How Common is MRSA in Adult Septic Arthritis?

From the Department of Emergency Medicine, Alameda County Medical Center–Highland Campus, Oakland, CA (Frazee, Lambert); and the Department of Emergency Medicine, University of California San Francisco, San Francisco, CA (Frazee, Fee).

INTRODUCTION

Background

Acute monoarticular arthritis is a common problem in emergency medicine. Among the leading causes, septic arthritis is the most important emergency to identify because it leads to rapid cartilage destruction and is associated with significant inhospital mortality. Because the clinical examination is unreliable to rule out septic arthritis, emergency physicians must maintain a very low threshold for performing diagnostic arthrocentesis. The level of synovial fluid leukocytosis generally correlates with likelihood of bacterial infection; however, a low cell count does not rule out the diagnosis. Synovial fluid culture is considered the criterion standard test to establish the diagnosis. The decision whether to admit and begin empiric antibiotics while awaiting culture results often must be based on the overall clinical picture, including age, comorbidities, and presence of fever, as well as synovial fluid leukocyte count, crystals, and Gram’s stain. The choice of empiric antibiotics isdictated by the susceptibility patterns of the most likely pathogens.

Although Staphylococcus aureus is the predominant causal pathogen in septic arthritis, the current prevalence of methicillin-resistant S aureus (MRSA) in this infection type is not clear. Community-associated MRSA is now the predominant cause of skin and soft tissue infections in US emergency departments (EDs), and MRSA is an increasingly common cause of invasive infections of all types, both community and hospital acquired. At the public hospital in this study, 41% of all clinical S aureus isolates in 2007 were MRSA.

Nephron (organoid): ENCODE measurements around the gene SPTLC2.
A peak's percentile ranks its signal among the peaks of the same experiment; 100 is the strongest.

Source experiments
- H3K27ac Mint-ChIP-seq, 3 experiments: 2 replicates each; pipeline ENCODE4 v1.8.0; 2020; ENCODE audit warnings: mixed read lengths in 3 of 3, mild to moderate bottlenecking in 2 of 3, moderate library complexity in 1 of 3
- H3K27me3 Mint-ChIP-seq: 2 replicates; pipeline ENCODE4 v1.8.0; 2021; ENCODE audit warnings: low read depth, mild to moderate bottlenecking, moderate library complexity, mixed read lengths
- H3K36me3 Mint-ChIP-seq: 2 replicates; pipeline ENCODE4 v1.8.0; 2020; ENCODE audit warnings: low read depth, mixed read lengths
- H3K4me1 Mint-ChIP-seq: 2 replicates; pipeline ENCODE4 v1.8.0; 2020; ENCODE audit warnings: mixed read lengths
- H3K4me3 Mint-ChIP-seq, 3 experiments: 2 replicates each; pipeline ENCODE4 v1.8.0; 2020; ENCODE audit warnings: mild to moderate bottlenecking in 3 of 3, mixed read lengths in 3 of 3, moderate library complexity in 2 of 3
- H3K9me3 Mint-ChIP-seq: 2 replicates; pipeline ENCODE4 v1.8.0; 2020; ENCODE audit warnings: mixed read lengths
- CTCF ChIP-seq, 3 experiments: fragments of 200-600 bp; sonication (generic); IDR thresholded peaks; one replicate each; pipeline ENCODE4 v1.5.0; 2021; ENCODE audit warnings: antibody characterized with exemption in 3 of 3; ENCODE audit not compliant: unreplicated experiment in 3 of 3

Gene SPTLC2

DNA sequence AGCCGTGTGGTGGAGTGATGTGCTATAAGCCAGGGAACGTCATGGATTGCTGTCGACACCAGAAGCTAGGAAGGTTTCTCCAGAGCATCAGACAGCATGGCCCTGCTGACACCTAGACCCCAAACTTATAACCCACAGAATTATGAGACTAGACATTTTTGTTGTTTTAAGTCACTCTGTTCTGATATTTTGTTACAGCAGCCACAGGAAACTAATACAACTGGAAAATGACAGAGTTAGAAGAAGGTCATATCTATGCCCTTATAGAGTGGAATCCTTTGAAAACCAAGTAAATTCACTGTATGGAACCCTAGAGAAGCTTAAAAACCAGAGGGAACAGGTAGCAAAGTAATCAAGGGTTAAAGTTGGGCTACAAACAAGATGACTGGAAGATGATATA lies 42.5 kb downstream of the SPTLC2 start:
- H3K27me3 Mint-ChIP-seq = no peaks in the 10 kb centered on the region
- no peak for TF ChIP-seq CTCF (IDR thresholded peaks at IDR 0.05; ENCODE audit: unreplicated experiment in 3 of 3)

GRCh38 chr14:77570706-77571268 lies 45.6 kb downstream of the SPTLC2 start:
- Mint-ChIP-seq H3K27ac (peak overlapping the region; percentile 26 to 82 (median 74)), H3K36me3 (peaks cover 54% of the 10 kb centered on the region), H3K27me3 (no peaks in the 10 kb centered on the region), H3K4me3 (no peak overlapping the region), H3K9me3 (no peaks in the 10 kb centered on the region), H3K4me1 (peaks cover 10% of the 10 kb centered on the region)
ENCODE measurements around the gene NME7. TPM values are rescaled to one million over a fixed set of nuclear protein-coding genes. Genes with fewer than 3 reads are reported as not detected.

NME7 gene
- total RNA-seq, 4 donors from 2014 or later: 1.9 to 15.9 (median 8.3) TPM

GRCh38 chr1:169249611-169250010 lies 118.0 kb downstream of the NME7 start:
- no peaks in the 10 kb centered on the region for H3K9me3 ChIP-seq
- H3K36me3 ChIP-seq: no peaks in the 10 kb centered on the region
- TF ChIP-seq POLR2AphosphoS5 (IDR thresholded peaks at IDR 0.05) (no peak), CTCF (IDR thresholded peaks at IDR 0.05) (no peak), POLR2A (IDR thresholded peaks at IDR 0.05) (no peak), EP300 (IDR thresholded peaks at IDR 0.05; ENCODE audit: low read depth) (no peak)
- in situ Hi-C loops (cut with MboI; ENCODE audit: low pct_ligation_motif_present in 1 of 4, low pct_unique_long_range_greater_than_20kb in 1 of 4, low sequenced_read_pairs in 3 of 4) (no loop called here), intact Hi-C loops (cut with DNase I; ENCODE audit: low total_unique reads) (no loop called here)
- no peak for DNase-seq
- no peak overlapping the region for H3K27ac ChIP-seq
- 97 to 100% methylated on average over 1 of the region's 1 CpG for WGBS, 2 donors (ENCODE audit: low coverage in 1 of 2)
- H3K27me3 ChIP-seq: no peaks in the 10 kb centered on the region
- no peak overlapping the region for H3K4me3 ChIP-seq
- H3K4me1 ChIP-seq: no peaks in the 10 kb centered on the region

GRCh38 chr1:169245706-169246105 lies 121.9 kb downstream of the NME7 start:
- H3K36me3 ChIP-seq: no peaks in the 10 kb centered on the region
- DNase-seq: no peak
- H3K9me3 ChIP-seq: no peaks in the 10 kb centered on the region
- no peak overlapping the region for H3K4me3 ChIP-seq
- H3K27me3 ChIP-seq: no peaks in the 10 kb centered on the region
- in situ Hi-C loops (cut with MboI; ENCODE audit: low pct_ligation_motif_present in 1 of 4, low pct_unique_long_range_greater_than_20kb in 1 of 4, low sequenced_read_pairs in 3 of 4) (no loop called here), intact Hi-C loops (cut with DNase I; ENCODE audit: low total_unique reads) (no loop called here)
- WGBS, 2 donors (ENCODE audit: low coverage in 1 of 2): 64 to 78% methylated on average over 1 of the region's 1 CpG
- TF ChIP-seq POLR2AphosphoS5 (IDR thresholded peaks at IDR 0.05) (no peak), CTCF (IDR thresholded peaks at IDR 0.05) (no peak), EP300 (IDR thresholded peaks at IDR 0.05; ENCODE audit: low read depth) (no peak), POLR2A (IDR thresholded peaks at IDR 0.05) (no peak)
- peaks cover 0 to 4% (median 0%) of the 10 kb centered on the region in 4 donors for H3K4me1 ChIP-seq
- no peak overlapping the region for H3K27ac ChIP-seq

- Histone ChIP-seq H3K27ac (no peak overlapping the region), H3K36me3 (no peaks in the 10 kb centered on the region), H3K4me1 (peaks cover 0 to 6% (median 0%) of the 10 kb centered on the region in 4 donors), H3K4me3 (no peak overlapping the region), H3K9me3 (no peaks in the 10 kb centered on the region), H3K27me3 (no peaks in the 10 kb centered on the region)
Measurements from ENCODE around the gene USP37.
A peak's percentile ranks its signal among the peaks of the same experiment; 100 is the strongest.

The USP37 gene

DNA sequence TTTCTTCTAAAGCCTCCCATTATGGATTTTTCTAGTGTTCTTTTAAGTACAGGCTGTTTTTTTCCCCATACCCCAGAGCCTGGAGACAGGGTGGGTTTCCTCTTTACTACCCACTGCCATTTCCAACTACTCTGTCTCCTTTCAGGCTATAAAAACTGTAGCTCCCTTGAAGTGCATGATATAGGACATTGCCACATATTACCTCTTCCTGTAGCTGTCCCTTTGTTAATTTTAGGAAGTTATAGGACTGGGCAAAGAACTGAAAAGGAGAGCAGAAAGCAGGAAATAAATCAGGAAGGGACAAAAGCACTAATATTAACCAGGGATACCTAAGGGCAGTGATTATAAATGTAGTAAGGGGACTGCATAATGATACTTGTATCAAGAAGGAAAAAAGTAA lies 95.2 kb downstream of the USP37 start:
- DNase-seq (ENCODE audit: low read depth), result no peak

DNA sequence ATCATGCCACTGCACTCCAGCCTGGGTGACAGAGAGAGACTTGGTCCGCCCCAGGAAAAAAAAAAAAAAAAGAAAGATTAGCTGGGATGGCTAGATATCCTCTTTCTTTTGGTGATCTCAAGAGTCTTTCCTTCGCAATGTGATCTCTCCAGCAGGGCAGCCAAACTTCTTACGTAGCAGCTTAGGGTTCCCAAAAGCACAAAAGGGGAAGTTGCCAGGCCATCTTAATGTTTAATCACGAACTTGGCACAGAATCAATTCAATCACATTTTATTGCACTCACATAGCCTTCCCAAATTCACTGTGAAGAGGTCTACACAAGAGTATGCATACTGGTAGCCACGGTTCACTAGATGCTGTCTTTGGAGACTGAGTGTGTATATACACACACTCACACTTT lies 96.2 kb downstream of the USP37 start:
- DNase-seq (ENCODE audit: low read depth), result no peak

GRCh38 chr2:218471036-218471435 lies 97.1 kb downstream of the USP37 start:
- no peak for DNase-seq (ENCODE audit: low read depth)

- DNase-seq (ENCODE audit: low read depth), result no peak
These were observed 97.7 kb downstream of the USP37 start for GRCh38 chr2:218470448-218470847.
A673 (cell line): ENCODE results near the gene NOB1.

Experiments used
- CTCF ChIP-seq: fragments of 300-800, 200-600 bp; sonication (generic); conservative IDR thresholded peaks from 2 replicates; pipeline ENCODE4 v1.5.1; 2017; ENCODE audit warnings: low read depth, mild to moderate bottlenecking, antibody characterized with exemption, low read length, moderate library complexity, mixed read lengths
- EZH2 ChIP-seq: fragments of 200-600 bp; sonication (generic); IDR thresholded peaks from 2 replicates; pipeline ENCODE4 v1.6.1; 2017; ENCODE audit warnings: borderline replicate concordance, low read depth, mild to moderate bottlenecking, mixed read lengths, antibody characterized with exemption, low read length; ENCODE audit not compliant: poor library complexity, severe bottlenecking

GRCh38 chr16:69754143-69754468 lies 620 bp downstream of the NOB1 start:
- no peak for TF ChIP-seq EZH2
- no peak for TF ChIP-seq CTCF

Importance

We sought to evaluate the current cause of septic arthritis in a predominantly adult ED population. We hypothesized that MRSA would account for a significant proportion of recent cases. If so, antibiotics with activity against MRSA should be included in the empirical treatment of septic arthritis.

Goals of This Investigation

The primary goal of this study was to determine the proportion of ED patients with septic arthritis caused by MRSA. The secondary goal was to describe clinical features of adult MRSA septic arthritis case patients … read the full PDF article

Source: Annals of Emergency Medicine

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